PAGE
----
Deborah and Barak have defeated Sisera, and now they sing victoriously. “When breaches are made in Israel, when the people offer themselves willingly, bless the Lord (Judges 5:2).” They attribute their victory to God, thanking Him for their accomplishment, knowing that without Him they would not have been able to achieve it. They place their victory in the context of the history of the Israelites. “The mountains melted at the presence of the Lord, this (was at) Sinai, because of the presence of the Lord, the God of Israel (Judges 5:5).”
They continue, blessing the different tribes that contributed to the victory. They also bless Jael. “Blessed above women shall Jael, the wife of Heber the Kenite, be; above women in the tent shall she be blessed. Water he requested, milk she gave him: in a lordly bowl she brought him cream (Judges 5:24-25).” Jael is credited for her role in destroying Sisera, an accomplishment that men and armies couldn’t claim, but instead a woman in her tent.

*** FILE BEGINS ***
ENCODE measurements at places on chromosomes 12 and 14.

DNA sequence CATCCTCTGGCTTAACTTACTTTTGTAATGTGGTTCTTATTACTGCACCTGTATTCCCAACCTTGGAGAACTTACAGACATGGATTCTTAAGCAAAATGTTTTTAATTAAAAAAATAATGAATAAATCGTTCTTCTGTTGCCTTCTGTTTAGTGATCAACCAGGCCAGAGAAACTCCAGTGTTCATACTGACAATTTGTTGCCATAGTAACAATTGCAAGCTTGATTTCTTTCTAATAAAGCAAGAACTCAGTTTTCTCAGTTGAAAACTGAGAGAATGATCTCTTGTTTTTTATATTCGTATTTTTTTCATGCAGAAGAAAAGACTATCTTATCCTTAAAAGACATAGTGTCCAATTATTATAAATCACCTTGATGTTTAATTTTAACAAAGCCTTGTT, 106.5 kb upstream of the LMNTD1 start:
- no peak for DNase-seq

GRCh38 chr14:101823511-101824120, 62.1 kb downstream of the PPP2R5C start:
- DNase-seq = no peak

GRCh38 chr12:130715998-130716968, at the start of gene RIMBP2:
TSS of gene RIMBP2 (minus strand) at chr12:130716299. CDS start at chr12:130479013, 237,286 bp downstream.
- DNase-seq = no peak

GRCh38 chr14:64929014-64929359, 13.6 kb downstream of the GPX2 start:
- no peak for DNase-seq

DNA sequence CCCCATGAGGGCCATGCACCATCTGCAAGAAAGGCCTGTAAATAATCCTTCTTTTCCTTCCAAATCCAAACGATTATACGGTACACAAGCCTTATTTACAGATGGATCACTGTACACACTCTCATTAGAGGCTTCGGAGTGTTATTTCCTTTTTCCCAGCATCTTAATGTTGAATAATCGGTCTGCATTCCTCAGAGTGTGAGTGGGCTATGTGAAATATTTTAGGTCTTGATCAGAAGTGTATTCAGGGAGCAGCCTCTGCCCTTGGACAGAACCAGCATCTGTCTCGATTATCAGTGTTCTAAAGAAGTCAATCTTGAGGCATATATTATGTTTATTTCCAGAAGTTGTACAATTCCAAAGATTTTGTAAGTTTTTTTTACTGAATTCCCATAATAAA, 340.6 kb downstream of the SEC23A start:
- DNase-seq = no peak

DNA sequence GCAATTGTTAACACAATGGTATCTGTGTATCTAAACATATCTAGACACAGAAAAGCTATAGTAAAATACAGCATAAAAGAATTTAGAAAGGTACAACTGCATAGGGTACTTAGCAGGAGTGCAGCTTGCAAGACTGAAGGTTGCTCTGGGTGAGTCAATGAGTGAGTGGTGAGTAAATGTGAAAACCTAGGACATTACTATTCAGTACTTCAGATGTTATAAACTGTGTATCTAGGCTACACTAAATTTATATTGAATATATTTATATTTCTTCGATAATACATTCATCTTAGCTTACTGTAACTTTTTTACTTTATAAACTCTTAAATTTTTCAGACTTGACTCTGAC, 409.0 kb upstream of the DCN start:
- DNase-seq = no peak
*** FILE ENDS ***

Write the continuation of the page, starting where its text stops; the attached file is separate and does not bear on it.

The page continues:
“‘So may perish all Your enemies, O Lord; but they that love Him as the sun when he goes forth in his might.’ And the land rested forty years (Judges 5:31).” The words of this song are beautiful, but hard to understand on a straightforward level. It’s chapters like this that need commentaries in order for me to fully comprehend them. For now, all I can say is that it’s a beautiful concept that when a person experiences a transformative victory, they feel compelled to sing to God. Too often, we only turn to God in times of sadness, and forget to thank Him in times of joy. Deborah remembers God at the peak, which is something admirable to aspire to.